Urine analysis is a lab test prescribed to patients for one of several reasons. First, it may be used to determine the cause of numerous symptoms, such as abdominal pain, painful urination, back pain, and blood in the urine. Second, it is used to monitor the treatment process regularly. Third, it may be administered as a part of a routine check to assess the patient’s overall health. Urine analysis is a highly sensitive procedure, showing up to 100% sensitivity in some tests. However, the specificity of the test varies depending on the components included. Overall, it is considered valid for its purposes. The procedure of urine analysis differs depending on the desired data. The specimen is collected in a yellow top tube and submitted to the lab. If the abnormality is visually detectable (e.g. blood in urine), a visual exam is performed.
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When it is necessary to analyze the proportion of red and white blood cells or the presence of bacteria, a microscopic examination is conducted. Finally, a chemical analysis (known as a dipstick test) is performed to measure acidity, the presence of proteins, and other chemical components. Normal results include clear yellow color, a pH of 4.5 to 8, glucose below 130 mg/d, and the absence of ketones and nitrites (MSD Manual, n.d.). The abnormalities detected during tests often imply one of the two conditions. The first one is kidney disease, which can be described as a gradual decline of kidneys’ functionality. The second condition is a urinary tract infection – a state in which a certain part of the urinary tract suffers from bacteria. Importantly, the findings of the analysis can be altered as a result of dietary habits, including liquid intake, effects of certain foods on urine color, dehydration, the use of medications, stress levels, and prolonged exposure of a specimen. It is recommended to educate patients on the principles of specimen submission before testing and the importance of regular tests after the test.
Liver Enzyme Levels (SGOT, SGPT, LDL) and Serum Amylase
Liver enzyme levels test is administered to detect the abnormalities in liver functionality, detect the onset of liver infections, assess the magnitude of side effects of certain medications, confirm the presence of liver disorders, or evaluate the progress of liver condition treatment. It should be pointed out that any given liver enzyme test is neither sensitive nor specific enough when used in isolation. Thus, these tests are typically used in combination, at which point they become sufficiently valid. The testing procedure involves blood sampling performed in a specialized facility or a hospital. A pressure device is used to increase blood pressure locally, after which a vessel is punctured, and blood is drawn. A green top tube is used in the process.
The normal reference values for the test are 5 to 40 units per liter of serum for SGOT and 7 to 56 units per liter of serum for SGPT (Davis, 2017). The normal values for LDL are between 100 and 130 mg/dL, with 100 or lower is the optimal level. It should be noted that the specified levels may vary depending on the procedures and techniques used by different healthcare providers. The abnormal test results usually imply the onset or exacerbation of a liver disease, which is associated with high levels of SGOT, SGPT, and LDL. It is uncommon for liver enzyme levels to decrease in response to a specific condition. However, high liver enzyme levels do not confirm the disease since they can be affected by several interfering factors. For instance, numerous medications can substantially increase test readings. Also, fluctuations of enzyme levels in healthy individuals may go above the identified maximum. Thus, it is recommended to educate the patients on the possible irregularities before the test and on the variety of implications after the results are available.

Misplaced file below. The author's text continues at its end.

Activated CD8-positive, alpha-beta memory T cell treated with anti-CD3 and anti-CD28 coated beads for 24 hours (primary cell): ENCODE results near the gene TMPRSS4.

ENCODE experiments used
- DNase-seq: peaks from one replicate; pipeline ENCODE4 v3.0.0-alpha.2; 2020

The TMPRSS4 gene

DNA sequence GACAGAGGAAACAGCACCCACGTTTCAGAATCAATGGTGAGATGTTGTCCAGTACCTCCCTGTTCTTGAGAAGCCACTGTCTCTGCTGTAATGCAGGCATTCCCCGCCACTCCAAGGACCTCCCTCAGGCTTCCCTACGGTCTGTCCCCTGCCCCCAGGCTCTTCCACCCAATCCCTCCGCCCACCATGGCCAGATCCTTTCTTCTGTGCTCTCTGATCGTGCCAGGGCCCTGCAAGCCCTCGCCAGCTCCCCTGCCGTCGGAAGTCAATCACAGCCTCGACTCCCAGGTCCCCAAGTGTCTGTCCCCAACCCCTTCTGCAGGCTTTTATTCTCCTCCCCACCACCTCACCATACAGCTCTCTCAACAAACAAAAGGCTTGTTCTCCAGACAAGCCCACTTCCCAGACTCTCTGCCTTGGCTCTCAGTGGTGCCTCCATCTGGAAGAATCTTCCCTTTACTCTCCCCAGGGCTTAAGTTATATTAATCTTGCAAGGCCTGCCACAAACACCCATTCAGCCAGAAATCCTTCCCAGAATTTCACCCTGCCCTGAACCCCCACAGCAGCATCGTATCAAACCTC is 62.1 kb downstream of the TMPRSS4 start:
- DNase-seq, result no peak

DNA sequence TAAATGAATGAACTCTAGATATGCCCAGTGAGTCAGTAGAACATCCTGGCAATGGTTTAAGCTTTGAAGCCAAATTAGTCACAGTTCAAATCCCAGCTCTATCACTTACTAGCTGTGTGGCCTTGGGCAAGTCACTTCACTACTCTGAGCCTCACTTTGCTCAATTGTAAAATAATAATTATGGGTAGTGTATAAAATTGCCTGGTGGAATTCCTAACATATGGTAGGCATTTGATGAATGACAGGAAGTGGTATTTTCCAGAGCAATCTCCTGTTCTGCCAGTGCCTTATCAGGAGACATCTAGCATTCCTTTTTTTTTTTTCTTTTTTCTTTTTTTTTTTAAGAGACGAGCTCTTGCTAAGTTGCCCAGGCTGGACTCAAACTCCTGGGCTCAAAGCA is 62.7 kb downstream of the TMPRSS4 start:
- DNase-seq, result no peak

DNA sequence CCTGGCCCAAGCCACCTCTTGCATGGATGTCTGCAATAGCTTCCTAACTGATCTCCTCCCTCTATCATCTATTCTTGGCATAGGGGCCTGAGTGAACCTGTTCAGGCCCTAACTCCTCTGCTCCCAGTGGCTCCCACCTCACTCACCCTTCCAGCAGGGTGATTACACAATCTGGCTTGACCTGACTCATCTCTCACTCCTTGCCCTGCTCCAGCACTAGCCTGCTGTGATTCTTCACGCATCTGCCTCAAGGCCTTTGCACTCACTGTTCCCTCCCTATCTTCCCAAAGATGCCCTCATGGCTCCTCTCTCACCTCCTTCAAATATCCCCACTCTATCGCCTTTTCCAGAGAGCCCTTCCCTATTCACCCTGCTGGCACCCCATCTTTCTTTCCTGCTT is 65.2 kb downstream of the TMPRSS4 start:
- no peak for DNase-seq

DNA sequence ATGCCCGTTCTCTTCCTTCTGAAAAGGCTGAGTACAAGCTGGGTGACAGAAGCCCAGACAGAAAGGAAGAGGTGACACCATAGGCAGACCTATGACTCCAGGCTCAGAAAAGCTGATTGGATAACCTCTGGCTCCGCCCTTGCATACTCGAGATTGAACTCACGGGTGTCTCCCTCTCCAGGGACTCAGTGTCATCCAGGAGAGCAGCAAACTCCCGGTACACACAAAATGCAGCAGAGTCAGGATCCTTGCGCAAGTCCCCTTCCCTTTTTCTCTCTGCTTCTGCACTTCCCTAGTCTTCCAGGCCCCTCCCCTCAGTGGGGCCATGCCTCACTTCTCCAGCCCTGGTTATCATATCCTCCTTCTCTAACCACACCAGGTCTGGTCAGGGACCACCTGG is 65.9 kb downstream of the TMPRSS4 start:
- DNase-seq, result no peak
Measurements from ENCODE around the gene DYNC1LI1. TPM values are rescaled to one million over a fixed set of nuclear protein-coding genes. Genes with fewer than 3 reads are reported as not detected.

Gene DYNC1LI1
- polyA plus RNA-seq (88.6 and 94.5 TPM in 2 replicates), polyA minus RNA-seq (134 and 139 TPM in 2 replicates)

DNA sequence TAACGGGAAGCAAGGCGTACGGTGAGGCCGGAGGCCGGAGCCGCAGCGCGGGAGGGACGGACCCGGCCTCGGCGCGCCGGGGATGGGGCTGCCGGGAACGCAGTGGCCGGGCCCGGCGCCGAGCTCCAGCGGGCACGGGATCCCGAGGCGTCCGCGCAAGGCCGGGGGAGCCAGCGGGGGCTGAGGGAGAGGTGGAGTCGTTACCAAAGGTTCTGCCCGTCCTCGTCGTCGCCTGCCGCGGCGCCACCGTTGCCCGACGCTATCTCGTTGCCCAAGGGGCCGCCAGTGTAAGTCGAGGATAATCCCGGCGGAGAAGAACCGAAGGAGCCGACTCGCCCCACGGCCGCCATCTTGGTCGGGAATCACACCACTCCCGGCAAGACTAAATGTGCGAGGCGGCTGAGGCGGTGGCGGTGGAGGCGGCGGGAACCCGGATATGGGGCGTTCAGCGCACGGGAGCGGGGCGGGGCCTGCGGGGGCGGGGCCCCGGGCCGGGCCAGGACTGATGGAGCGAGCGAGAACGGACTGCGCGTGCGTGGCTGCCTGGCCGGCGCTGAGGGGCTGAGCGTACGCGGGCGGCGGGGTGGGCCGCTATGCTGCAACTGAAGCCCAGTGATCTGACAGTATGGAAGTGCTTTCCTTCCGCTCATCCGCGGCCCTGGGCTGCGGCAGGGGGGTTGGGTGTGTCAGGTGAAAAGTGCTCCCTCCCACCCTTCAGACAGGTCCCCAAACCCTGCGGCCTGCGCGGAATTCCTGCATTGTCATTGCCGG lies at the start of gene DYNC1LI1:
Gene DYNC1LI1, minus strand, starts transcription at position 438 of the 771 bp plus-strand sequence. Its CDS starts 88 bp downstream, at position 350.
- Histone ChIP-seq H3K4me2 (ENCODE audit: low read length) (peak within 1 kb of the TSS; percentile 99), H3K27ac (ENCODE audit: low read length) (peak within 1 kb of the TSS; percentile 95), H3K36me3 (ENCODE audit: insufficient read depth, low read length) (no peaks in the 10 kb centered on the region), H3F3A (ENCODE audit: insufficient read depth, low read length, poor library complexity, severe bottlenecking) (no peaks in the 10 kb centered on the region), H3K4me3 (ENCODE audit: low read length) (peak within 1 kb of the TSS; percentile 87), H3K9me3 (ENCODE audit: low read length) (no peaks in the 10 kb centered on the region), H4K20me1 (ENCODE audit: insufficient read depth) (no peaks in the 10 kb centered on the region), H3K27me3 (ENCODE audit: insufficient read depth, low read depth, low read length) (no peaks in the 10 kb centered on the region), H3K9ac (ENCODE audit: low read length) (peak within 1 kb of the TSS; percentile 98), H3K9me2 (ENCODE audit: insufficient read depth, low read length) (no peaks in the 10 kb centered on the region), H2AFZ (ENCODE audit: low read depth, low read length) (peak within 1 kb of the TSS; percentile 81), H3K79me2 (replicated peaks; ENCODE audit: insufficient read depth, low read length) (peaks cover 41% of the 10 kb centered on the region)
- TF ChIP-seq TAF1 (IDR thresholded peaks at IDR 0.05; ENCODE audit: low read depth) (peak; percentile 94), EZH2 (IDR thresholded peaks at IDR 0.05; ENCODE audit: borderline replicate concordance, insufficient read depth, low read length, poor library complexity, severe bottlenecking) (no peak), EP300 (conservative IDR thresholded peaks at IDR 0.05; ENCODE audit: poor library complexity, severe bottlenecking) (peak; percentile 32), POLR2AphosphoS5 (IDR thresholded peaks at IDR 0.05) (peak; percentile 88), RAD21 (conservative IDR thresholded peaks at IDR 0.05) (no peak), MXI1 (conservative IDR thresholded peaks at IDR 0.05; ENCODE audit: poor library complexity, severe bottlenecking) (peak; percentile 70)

Serum Electrolytes (CO2, Chloride, K, Na)
A serum electrolytes test is intended to assess the state of fluid pH in the organism and is thus typically ordered as a part of a routine health check. The test is usually considered sensitive and specific for its purposes. Nevertheless, it is a common practice to include it into a comprehensive metabolic panel alongside creatinine and glucose tests to improve its validity. The procedure involves obtaining a specimen in the form of a blood sample using a venipuncture technique. A green top tube is used for specimen handling. Refrigeration is permissible for up to 7 days. Centrifugation is applied to prevent clotting. The normal reference values are 3.5 to 5 mg per liter for potassium, 135 to 145 mg per liter for sodium, 98 to 108 mg per liter for chloride, and 22 to 32 mg per liter for carbon dioxide (Farinde, 2014).
The abnormal results in the form of low sodium levels suggest the development of hyponatremia, whereas the excessive electrolyte levels imply hypernatremia, both of which can develop into a major health threat. Also, kidney disease, lung disease, and several heart conditions can be investigated with the help of the serum electrolytes test. However, the results can be compromised by several interfering factors. The most common factors are age differences and dietary habits. In particular, food content and caloric intake may elevate electrolyte levels above the upper normal range. Thus, the patients need to be educated on the effects of different medicines on test outcomes before the test. It is also recommended to outline the implications of abnormal results to ensure timely detection and proper treatment in the future.
Davis, C. P. (2017). Liver blood tests – Normal, low, and high ranges & results. Web.
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Farinde, A. (2014). Lab values, normal adult. Web.
MSD Manual. (n.d.). Urine tests: Normal values. Web.